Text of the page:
Altschuler is immune from Rosencrans's claims if the acts complained of by Rosencrans were “incident to or within the scope of duties of [Altschuler's] position” and “involve[d] the exercise of judgment or discretion on the part of [Altschuler].”  Section 22.0511.   The meeting about insurance was within the scope of Altschuler's duties;  the issue is whether the alleged assault was incident to or within the scope of his duties.   Rosencrans alleges that Texans Can! is liable for Altschuler's acts “by agency and respondeat superior principles.”   Texans Can! could be liable to Rosencrans under a respondeat superior theory only if Altschuler committed an intentional tort in the course and scope of his employment.   See Gonzalez v. Ison-Newsome, 68 S.W.3d 2 (Tex.App.-Dallas 1999), pet'n dism'd, 73 S.W.3d 178 (Tex.2001)(citing Houston Transit Co. v. Felder, 146 Tex. 428, 208 S.W.2d 880, 881 (1948)).   An employee acts within the scope of employment if he acts within his general authority, in furtherance of the employer's business, and to accomplish an objective for which the employee was employed.  Gonzalez v. Ison-Newsome, supra (citing Mackey v. U.P. Enterprises, Inc., 935 S.W.2d 446, 453 (Tex.App.-Tyler 1996, no writ)).   Thus, by alleging agency and respondeat superior theories, Rosencrans acknowledged that Altschuler's alleged acts were within the scope of his duties.

In Downing v. Brown, 935 S.W.2d 112, 114 (Tex.1996), the court decided whether the acts of a school teacher were ministerial or “required the exercise of judgment or discretion.”   The court held that maintaining discipline in the classroom required the “exercise of judgment or discretion,” and that, therefore, the teacher was immune from liability.  Downing v. Brown, supra.   The court explained that an act is ministerial “[w]here the law prescribes and defines the duties to be performed with such precision and certainty as to leave nothing to the exercise of discretion or judgment.”   Downing v. Brown, supra at 114 (quoting City of Lancaster v. Chambers, 883 S.W.2d 650, 654 (Tex.1994)).   Ministerial actions require obedience to orders or the performance of a duty to which the actor has no choice.   Downing v. Brown, supra.   On the other hand, if an action involves personal deliberation, decision, and judgment, it is discretionary.  Downing v. Brown, supra.   In her petition, Rosencrans complained of acts that took place at the meeting with insurance company representatives.   Rosencrans alleged that Altschuler assaulted her by covering her mouth with his hand and that Altschuler “told her he did not want her to talk, but wanted someone else to talk.”   Altschuler's alleged acts involved “personal deliberation, decision, and judgment.”   Therefore, the acts involved the exercise of discretion or judgment.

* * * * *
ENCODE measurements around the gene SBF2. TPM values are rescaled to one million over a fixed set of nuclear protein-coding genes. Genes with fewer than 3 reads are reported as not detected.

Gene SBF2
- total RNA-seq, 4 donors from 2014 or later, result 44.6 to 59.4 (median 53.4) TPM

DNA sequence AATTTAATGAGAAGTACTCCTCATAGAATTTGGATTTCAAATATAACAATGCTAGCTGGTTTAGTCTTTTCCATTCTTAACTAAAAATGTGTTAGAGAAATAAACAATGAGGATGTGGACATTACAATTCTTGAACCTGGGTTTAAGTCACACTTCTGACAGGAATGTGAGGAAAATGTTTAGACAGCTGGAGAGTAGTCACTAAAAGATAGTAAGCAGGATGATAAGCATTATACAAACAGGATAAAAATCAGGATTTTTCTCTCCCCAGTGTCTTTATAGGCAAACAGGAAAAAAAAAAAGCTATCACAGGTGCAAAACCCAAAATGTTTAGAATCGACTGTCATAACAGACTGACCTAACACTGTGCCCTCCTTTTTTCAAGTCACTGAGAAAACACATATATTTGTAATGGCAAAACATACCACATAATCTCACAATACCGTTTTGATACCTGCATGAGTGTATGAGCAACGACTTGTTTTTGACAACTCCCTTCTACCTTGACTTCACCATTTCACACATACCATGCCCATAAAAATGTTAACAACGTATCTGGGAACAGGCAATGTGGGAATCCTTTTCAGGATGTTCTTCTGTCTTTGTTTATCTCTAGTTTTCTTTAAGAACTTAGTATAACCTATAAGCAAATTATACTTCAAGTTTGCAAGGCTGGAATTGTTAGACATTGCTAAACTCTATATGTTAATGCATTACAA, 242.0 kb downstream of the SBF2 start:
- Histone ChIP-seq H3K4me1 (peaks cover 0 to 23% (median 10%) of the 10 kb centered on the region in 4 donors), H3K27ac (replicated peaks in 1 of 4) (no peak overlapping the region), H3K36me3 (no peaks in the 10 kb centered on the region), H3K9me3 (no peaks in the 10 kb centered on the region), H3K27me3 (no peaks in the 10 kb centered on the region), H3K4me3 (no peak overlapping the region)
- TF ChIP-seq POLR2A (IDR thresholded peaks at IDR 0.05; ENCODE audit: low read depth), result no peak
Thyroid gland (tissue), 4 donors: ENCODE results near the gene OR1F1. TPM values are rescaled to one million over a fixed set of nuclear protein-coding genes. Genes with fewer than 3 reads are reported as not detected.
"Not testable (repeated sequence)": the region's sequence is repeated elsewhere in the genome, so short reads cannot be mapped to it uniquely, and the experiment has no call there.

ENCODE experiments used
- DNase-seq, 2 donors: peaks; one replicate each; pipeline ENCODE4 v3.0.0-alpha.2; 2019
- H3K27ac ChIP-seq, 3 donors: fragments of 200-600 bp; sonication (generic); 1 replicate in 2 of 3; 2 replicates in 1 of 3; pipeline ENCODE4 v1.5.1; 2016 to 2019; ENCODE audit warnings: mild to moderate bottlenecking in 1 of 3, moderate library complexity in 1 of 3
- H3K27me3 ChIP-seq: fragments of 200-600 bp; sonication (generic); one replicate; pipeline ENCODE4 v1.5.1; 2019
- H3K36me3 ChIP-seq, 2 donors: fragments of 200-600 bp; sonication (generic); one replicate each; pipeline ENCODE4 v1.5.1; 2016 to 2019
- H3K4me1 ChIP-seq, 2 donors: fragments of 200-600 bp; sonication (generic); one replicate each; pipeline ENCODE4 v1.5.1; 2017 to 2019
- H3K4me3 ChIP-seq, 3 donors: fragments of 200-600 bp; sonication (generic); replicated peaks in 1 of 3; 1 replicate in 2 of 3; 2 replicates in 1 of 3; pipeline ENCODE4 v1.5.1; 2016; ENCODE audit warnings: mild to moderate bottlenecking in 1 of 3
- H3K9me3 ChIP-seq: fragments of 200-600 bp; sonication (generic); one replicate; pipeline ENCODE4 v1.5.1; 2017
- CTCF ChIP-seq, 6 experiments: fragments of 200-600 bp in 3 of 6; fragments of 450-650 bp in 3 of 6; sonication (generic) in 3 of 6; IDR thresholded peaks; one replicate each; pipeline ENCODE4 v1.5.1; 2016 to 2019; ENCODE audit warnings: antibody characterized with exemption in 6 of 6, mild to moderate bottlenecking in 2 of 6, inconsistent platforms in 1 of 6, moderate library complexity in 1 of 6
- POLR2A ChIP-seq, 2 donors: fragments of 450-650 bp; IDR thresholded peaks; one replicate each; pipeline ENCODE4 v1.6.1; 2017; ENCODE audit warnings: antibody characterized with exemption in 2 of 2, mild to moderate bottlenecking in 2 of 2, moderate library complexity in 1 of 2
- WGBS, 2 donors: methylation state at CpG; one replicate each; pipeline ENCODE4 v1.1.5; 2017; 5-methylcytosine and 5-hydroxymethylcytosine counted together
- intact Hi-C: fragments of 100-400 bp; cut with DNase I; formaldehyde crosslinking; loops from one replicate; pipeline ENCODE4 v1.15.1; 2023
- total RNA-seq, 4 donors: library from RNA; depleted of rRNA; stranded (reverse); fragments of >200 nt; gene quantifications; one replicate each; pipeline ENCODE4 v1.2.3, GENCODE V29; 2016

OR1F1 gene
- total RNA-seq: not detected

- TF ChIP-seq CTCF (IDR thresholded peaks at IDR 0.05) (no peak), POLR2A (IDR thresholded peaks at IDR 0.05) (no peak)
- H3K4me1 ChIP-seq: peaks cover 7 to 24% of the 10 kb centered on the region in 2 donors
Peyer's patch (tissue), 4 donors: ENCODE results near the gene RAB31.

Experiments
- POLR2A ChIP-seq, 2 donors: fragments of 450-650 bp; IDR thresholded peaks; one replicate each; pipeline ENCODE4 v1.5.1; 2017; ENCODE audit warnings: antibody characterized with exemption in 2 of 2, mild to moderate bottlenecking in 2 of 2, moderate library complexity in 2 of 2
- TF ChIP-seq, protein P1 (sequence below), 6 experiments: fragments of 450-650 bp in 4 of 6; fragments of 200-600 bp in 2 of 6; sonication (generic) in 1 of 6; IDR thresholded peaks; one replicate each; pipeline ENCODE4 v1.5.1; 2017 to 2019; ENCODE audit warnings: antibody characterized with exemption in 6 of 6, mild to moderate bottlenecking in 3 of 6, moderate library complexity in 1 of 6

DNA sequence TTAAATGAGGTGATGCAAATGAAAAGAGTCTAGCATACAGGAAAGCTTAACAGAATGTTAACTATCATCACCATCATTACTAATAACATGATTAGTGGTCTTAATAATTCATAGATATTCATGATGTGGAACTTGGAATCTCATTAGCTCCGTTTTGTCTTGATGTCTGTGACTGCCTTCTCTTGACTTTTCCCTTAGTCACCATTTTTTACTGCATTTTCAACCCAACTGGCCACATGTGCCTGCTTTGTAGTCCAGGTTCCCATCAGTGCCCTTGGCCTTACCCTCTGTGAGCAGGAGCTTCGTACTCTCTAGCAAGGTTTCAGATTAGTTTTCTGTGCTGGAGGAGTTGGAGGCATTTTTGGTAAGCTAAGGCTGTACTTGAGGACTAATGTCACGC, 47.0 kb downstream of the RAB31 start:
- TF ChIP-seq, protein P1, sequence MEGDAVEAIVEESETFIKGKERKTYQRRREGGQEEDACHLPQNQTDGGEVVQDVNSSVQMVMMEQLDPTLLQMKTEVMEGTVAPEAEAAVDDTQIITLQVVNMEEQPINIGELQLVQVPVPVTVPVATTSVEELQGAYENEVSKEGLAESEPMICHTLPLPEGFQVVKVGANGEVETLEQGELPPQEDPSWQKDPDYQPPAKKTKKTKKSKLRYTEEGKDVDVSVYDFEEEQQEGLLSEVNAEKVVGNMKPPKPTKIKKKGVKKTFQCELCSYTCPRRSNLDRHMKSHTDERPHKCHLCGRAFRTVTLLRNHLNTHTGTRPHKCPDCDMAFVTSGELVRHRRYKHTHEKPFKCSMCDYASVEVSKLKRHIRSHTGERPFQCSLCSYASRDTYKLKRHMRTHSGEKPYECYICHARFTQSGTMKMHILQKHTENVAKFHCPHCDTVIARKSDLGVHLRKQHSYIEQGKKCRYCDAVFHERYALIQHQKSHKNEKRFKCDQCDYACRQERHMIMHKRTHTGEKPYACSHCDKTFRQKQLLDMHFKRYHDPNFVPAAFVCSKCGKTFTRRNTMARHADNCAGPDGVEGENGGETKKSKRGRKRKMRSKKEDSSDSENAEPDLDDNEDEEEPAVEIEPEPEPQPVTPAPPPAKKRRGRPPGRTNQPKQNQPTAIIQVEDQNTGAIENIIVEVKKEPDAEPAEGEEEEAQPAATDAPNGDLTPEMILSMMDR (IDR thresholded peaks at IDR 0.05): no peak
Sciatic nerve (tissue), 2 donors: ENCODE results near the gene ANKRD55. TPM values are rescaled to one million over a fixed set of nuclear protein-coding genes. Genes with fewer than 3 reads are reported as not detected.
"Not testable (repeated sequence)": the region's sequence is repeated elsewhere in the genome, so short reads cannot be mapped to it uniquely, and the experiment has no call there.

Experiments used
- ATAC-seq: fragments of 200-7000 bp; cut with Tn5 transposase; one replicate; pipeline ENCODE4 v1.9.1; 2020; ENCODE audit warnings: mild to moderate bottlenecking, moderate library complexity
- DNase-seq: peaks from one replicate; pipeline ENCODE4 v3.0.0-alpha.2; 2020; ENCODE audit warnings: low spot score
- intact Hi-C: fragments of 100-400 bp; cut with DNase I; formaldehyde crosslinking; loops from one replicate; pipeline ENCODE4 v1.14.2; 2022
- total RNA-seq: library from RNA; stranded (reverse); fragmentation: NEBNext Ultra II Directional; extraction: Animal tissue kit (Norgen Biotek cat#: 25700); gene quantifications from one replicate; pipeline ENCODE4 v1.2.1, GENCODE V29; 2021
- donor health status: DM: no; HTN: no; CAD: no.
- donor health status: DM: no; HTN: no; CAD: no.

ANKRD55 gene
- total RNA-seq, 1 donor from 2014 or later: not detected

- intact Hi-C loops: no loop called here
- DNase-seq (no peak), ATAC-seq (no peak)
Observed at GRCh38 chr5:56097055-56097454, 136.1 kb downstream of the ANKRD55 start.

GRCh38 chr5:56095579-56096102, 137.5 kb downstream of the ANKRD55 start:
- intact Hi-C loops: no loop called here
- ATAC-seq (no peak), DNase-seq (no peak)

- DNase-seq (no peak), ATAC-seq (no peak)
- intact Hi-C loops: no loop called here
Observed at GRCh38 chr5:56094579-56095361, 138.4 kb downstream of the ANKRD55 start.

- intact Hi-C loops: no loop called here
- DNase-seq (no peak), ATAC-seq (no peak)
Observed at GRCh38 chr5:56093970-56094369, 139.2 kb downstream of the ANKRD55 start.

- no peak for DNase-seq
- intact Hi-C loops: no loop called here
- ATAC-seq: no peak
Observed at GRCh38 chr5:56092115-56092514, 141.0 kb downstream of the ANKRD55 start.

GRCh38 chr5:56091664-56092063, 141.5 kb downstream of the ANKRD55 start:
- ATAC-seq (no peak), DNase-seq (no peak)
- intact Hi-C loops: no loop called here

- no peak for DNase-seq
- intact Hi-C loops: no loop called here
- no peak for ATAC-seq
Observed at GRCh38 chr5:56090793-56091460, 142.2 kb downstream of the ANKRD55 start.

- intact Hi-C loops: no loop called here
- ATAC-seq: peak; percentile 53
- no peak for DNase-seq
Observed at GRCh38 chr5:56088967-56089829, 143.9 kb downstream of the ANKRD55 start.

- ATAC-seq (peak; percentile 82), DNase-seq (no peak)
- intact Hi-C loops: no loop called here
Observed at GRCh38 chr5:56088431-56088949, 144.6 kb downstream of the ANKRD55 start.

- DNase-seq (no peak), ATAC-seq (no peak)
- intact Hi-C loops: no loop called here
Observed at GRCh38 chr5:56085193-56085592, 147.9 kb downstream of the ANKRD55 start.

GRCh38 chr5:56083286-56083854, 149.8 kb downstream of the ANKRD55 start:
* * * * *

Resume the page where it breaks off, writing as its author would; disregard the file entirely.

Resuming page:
Altschuler is immune from Rosencrans's claims under Section 12.1056.   The trial court did not err in granting Altschuler's special exception and dismissing Rosencrans's claims against him.   Rosencrans's point of error is overruled.

This Court's Ruling

The judgment of the trial court is affirmed.

FOOTNOTES

1.   Section 22.0511 was renumbered from Section 22.051 and amended in 2003.

2.   The Texas Supreme Court has not addressed the issue whether Section 22.0511 immunity applies to intentional tort claims.   The Supreme Court in Collins v. Ison-Newsome, 73 S.W.3d 178 (Tex.2001), determined that it did not have conflicting jurisdiction over an interlocutory appeal involving the issue of scope of immunity under Section 22.051 (now Section 22.0511).

TERRY McCALL, Justice.